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Permanent TSB increases share of mortgage market


Eamonn Crowley

Eamonn Crowley

Eamonn Crowley

Permanent TSB (PTSB) has increased its share of the mortgage market in Ireland.

The bank has seen its share of the new mortgage market increase to 17.5pc on September 30 from 14.9pc in September 2020.

New mortgage lending of €1.3bn grew by 56pc year-on-year at the bank, outperforming the mortgage market which grew by 32pc, according to a trading update from the group.

The bank said that while the mortgage market in Ireland is estimated to grow 19pc from €8.4bn in 2020 to around €10bn this year, according to estimates from Davy, it “remains competitive”.

Overall, the State-backed bank says it has experienced “strong” levels of new lending in the first nine months of this year.

New lending of €1.4bn in the year-to-date is 50pc higher than the same period in 2020, as the economy beings to recover following Covid restrictions.

The bank said it is making good progress in lending to small and medium-sized businesses, with an increase of 43pc in SME lending from the prior period.

“The bank is competing successfully, maintaining new mortgage market share at 17.5pc and delivering a strong financial performance,” Eamonn Crowley, chief executive of PTSB, said.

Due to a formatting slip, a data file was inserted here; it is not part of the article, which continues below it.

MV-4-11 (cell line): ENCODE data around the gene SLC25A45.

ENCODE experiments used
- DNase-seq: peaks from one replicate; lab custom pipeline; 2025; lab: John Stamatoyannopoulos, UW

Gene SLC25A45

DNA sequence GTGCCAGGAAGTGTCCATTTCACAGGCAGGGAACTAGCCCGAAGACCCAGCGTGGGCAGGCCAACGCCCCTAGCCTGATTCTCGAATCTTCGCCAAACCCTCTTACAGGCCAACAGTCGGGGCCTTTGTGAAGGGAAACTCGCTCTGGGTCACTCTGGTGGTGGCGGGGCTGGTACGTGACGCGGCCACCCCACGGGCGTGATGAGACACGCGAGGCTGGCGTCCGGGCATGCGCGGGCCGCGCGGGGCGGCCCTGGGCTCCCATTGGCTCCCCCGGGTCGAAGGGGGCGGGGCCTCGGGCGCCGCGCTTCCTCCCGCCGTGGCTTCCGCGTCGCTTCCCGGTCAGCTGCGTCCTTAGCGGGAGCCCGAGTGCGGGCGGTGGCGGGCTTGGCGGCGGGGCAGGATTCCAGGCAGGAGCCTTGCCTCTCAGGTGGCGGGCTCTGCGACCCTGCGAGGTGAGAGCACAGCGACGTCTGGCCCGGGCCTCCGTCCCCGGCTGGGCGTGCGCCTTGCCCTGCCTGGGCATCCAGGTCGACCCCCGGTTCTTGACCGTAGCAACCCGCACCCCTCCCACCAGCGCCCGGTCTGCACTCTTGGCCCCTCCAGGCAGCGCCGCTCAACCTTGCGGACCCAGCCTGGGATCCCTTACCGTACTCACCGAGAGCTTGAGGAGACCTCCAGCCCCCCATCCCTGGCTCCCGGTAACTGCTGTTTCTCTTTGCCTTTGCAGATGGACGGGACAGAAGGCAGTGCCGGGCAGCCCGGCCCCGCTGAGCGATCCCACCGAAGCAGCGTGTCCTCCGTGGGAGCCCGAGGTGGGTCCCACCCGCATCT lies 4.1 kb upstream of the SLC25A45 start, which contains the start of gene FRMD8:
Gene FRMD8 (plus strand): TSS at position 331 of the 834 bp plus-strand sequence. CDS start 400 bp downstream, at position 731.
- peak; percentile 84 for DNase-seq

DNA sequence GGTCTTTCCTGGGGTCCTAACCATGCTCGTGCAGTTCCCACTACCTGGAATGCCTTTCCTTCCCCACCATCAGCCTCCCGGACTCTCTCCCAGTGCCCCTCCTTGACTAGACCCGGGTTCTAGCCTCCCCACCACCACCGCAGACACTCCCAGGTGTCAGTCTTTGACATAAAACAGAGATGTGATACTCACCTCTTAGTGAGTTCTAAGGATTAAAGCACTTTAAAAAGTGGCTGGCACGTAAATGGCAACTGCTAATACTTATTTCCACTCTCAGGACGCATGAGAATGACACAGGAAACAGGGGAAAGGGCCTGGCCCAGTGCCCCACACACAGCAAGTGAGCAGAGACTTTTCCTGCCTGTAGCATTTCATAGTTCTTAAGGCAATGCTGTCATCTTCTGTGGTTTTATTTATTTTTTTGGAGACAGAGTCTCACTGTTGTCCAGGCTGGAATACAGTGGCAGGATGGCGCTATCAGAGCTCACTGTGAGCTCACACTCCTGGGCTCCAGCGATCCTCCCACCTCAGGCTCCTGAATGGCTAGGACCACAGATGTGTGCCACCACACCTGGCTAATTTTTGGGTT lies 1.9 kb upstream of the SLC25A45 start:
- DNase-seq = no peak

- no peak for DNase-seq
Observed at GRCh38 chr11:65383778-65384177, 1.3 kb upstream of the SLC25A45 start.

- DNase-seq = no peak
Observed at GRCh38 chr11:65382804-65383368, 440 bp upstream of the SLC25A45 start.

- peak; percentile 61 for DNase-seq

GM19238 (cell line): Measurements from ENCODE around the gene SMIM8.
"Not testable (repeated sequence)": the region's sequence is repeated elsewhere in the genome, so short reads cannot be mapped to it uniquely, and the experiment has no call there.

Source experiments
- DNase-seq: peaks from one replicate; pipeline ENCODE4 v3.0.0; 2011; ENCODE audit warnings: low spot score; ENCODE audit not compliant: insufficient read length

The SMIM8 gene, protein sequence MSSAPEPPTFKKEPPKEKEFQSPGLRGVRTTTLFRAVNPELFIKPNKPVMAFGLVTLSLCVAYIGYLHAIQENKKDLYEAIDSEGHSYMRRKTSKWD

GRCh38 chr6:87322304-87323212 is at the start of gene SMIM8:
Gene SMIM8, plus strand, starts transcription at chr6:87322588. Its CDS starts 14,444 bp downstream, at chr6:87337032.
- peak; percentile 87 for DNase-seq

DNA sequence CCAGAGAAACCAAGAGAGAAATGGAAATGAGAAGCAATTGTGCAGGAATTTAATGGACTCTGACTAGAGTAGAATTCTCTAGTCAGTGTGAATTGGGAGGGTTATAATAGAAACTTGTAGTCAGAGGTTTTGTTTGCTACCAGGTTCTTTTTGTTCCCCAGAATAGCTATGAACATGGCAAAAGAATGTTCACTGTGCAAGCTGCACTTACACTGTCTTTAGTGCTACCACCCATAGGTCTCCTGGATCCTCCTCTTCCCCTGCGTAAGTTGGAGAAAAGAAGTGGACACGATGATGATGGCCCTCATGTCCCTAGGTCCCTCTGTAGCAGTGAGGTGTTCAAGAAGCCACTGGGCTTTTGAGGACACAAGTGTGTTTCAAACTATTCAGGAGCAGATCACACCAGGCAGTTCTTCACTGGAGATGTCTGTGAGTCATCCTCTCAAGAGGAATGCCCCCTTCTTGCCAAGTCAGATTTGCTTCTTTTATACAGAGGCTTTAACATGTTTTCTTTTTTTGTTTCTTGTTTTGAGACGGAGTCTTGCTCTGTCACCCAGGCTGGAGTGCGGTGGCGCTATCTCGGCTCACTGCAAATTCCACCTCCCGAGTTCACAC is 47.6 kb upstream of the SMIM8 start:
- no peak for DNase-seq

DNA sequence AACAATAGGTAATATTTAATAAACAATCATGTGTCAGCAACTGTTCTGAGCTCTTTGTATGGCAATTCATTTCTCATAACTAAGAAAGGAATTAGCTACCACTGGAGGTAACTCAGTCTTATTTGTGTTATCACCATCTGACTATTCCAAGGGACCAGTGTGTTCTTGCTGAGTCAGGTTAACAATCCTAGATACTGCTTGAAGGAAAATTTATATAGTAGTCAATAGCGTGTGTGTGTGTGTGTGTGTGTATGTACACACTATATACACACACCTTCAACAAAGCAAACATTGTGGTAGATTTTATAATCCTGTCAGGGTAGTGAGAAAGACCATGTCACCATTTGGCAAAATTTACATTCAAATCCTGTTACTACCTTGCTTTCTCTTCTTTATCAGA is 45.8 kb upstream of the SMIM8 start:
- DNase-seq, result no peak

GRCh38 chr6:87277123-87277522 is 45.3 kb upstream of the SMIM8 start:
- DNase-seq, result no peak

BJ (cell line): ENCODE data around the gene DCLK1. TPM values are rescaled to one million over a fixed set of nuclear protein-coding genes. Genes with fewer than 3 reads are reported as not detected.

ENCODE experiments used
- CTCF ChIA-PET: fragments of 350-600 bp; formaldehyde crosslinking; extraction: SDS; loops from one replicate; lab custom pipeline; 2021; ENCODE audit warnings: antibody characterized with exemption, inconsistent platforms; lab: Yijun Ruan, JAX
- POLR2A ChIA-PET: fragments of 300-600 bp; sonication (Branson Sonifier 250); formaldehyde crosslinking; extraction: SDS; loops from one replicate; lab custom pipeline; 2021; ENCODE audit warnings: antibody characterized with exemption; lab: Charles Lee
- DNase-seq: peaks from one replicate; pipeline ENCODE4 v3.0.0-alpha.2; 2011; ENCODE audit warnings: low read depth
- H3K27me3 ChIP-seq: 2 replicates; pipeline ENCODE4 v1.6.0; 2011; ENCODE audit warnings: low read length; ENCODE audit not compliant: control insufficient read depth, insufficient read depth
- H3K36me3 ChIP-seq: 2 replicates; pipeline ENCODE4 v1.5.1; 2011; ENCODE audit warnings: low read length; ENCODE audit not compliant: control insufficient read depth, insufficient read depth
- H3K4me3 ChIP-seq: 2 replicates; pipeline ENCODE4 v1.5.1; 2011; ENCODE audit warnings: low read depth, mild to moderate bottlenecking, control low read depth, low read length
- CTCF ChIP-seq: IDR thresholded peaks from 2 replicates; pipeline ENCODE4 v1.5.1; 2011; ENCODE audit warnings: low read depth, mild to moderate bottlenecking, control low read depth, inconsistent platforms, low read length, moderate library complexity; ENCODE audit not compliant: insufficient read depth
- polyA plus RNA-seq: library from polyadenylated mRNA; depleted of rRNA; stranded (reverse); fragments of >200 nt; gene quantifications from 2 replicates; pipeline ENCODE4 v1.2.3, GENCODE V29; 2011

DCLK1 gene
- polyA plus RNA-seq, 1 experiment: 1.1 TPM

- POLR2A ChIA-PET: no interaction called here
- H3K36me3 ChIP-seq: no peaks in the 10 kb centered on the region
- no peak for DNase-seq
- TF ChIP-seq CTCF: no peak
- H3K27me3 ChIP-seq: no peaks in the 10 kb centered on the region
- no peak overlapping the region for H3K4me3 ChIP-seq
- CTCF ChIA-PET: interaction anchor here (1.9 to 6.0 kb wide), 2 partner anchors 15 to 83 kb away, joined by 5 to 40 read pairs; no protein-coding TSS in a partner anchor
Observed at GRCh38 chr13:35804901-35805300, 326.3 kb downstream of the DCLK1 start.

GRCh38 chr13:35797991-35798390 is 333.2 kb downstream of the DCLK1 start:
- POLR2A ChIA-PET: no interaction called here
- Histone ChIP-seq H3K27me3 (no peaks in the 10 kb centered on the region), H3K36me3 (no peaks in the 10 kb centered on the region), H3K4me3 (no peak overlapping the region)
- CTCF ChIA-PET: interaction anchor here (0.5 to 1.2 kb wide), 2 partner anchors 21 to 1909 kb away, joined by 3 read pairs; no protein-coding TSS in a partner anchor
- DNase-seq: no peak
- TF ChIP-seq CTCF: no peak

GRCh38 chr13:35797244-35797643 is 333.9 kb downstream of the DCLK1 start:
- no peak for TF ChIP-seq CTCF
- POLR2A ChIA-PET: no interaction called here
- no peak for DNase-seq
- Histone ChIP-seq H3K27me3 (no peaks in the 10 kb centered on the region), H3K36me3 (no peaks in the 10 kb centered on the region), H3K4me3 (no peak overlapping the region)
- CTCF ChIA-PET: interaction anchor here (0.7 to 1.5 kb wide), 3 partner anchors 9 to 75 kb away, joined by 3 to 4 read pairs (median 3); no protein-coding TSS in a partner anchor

“We are also making good progress in SME lending, with an increase of 43pc from the prior period.”

PTSB’s net interest margin (NIM) – a key measure of profitability in a bank – of 1.49pc is 25 basis points lower year-on-year, which the bank said is due to higher levels of excess liquidity and rate reductions for new and existing customers.

Customer deposits of €18.9bn at September 30 are €900m higher than at the end of 2020, reflecting a 19pc increase in current account balances.

The bank’s non-performing loans of €1bn at September 30 are approximately €100m lower than balances at the end of 2020, with lower levels of new defaults in the period.

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Operating expenses for 2021 are expected to be around 3pc higher than 2020 due to investment in the bank’s digital offering and sales service.

In July PTSB entered into a Memorandum of Understanding with NatWest regarding a potential acquisition of certain parts of the Ulster Bank retail and SME business in the Republic of Ireland.

PTSB said it is continuing to work with NatWest with a view to entering into legally binding agreements “over the coming months”.

“Until an acquisition is finally concluded there can be no certainty that an acquisition will occur or on what terms,” PTSB said.

Looking to the rest of this year, the bank said business activity and demand “remain strong”.

PTSB expects new lending volumes for this year to be ahead of both last year and 2019 volumes.

Commenting on the update, Eamonn Hughes, analyst at Goodbody, said: “PTSB guides costs +3pc for the year (in line) and whilst there is no explicit impairment guidance, its tone is positive, which may raise hopes of net writebacks at year end.

“All in all, a reassuring statement for us, showing some stabilisation (marginal growth) in the loan book, excess liquidity is still an issue (not a surprise) and a possible positive tone on impairments,” he added.

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